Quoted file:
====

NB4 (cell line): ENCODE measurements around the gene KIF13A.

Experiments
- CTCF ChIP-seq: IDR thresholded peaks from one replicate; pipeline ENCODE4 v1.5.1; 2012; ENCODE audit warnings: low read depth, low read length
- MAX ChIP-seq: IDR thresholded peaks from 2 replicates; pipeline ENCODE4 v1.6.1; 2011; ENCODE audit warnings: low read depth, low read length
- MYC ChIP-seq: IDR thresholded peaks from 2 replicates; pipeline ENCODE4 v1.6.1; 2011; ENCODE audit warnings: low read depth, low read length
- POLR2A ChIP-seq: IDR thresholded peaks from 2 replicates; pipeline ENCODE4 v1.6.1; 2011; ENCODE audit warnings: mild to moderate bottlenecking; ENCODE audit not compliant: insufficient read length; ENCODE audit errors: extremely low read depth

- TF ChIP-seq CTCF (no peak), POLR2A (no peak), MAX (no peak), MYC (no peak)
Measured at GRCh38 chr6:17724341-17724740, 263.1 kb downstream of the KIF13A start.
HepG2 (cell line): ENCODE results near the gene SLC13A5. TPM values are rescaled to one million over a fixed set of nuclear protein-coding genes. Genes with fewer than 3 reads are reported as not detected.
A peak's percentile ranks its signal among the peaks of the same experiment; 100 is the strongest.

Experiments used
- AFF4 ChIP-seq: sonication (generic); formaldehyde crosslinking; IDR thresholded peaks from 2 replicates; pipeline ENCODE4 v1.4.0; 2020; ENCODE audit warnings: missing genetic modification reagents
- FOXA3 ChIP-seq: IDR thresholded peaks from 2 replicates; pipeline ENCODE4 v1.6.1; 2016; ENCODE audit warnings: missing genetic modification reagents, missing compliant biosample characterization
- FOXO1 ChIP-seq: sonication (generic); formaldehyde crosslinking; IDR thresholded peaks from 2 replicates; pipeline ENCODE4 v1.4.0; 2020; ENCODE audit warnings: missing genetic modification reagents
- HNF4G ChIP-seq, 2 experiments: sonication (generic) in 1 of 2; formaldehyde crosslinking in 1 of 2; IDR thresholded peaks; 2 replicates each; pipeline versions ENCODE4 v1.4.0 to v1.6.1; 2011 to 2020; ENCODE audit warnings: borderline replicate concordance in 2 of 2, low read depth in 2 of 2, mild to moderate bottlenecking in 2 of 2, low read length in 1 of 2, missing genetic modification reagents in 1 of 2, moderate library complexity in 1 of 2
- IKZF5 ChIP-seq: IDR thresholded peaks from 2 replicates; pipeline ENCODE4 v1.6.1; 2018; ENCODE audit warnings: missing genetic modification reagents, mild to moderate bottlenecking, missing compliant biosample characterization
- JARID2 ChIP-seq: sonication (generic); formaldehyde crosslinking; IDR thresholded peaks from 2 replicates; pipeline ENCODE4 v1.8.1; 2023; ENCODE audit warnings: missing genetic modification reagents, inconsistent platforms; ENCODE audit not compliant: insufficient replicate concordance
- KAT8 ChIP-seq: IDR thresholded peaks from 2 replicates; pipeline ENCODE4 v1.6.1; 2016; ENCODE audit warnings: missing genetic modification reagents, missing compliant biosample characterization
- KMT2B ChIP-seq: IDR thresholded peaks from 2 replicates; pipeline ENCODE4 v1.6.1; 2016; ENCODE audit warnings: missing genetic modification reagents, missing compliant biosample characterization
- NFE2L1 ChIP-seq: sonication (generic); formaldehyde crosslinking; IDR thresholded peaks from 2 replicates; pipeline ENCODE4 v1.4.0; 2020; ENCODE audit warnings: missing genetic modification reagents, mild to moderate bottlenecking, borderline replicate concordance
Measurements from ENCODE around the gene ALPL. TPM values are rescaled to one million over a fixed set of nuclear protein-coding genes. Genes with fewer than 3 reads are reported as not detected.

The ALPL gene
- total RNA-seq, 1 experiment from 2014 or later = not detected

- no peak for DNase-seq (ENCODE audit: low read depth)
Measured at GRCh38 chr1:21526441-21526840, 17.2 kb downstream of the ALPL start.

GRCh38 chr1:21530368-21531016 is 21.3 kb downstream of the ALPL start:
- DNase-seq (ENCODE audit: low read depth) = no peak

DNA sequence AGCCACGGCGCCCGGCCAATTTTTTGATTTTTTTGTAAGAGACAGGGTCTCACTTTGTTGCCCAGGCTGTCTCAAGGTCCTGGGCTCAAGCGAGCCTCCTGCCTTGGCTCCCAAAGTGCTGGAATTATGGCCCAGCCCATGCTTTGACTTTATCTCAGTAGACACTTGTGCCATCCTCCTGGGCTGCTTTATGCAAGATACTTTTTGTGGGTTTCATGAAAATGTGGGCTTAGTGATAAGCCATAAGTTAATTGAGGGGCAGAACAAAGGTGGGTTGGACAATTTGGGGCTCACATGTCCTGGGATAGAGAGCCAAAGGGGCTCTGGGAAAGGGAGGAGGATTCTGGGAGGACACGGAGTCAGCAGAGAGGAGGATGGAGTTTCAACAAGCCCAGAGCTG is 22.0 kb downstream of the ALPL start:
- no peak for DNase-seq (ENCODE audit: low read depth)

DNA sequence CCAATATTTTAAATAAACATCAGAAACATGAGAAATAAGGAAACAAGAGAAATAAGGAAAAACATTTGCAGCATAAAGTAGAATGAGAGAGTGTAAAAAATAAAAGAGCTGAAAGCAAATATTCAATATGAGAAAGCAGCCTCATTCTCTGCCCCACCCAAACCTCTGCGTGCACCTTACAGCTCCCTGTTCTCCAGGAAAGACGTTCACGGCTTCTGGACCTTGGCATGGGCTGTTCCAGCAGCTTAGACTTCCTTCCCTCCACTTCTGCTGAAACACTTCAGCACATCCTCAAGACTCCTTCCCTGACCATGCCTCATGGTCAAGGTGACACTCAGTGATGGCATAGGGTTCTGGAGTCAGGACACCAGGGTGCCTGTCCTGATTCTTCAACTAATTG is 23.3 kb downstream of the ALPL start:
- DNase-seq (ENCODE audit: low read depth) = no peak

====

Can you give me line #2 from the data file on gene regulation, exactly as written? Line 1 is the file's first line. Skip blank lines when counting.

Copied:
Experiments